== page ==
It’s national coding week within the 2018 Year of Engineering, so what better time to consider how we engineers work.
Like all engineers we use tools. CAD systems, modelling systems, database handlers, languages, and debuggers exist in abundance. The choice can, at times, seem overwhelming. Every engineer will have their favourite, and just like cars, music or clothing, fashion plays a part. However, as every wise engineer or designer knows, picking the right tool for the job is what’s important. So how best can we put technology to work?
The world is changing…
We are moving inexorably into a digital world where AI is becoming ever more prolific in the operation of our daily lives. Change is underway. There has been much talk about lost jobs in the future but to counter that, one should, I think, consider the arising opportunities. Will we for example become ever more intelligent ourselves? And what will this mean for putting technology to work?
Every engineer knows that the best way to achieve a task is with the correct tool. It would seem obvious therefore that we require tools aimed at the new digital world. Coding languages are often the starting point for putting digital technology to work, so does the more recent rise in the number and types of languages available, serve to indicate just how fast the world is currently changing? I think this must be yes. The rise in languages is not just fashion based, it is to service a need. The need for financial data analysis, for example has driven a whole new tech industry with its own set of digital tools, so what is needed for AI?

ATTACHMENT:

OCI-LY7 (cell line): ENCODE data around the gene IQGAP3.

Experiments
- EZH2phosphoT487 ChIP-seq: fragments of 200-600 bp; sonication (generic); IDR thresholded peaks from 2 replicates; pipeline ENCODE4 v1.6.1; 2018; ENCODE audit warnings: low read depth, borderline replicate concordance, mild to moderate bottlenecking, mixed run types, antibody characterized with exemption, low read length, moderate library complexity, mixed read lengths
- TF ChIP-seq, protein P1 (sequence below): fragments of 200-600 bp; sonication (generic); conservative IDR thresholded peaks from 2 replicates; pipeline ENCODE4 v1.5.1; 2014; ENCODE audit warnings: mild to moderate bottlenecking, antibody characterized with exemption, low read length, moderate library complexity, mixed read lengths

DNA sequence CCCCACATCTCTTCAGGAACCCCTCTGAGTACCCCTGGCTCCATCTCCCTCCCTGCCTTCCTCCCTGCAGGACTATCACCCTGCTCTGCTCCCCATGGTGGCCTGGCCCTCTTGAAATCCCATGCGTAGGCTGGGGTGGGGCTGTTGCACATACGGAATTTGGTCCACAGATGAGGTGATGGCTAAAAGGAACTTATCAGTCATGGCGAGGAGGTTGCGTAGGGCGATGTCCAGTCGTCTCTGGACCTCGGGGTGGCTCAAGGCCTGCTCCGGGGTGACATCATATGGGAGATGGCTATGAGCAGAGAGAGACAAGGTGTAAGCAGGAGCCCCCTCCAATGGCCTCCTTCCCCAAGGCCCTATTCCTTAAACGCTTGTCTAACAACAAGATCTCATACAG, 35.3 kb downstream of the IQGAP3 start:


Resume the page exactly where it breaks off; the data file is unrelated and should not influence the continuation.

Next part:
What is the goal here?
Tools from the mathematical world have provided the starting point, and languages such as Python have been adapted to enable engineers to put the technology to work. But what is the goal here? If the goal is merely to implement algorithms for AI and machine learning then maybe we are already on a good track. However if the goal were also to ensure that we ourselves become more intelligent as a result, what does that mean? Should we be looking for tools which inform as well as implement.
Test engineers, or those adopting test driven approaches to development, have been advocating transparency of operation for many years. Could we use such approaches to ensure that AI does not just provide machine learning but also provides human learning? I will be watching with interest over the next years as I’m sure new tools will arise. Choosing the correct one for any job will be a challenge, but it will I’m sure, just add to the fun involved with coding and putting technology to work.
Research into the art and science of technology development is continually on-going and I am more than happy to discuss and debate this important topic.
Please do contact me to register interest.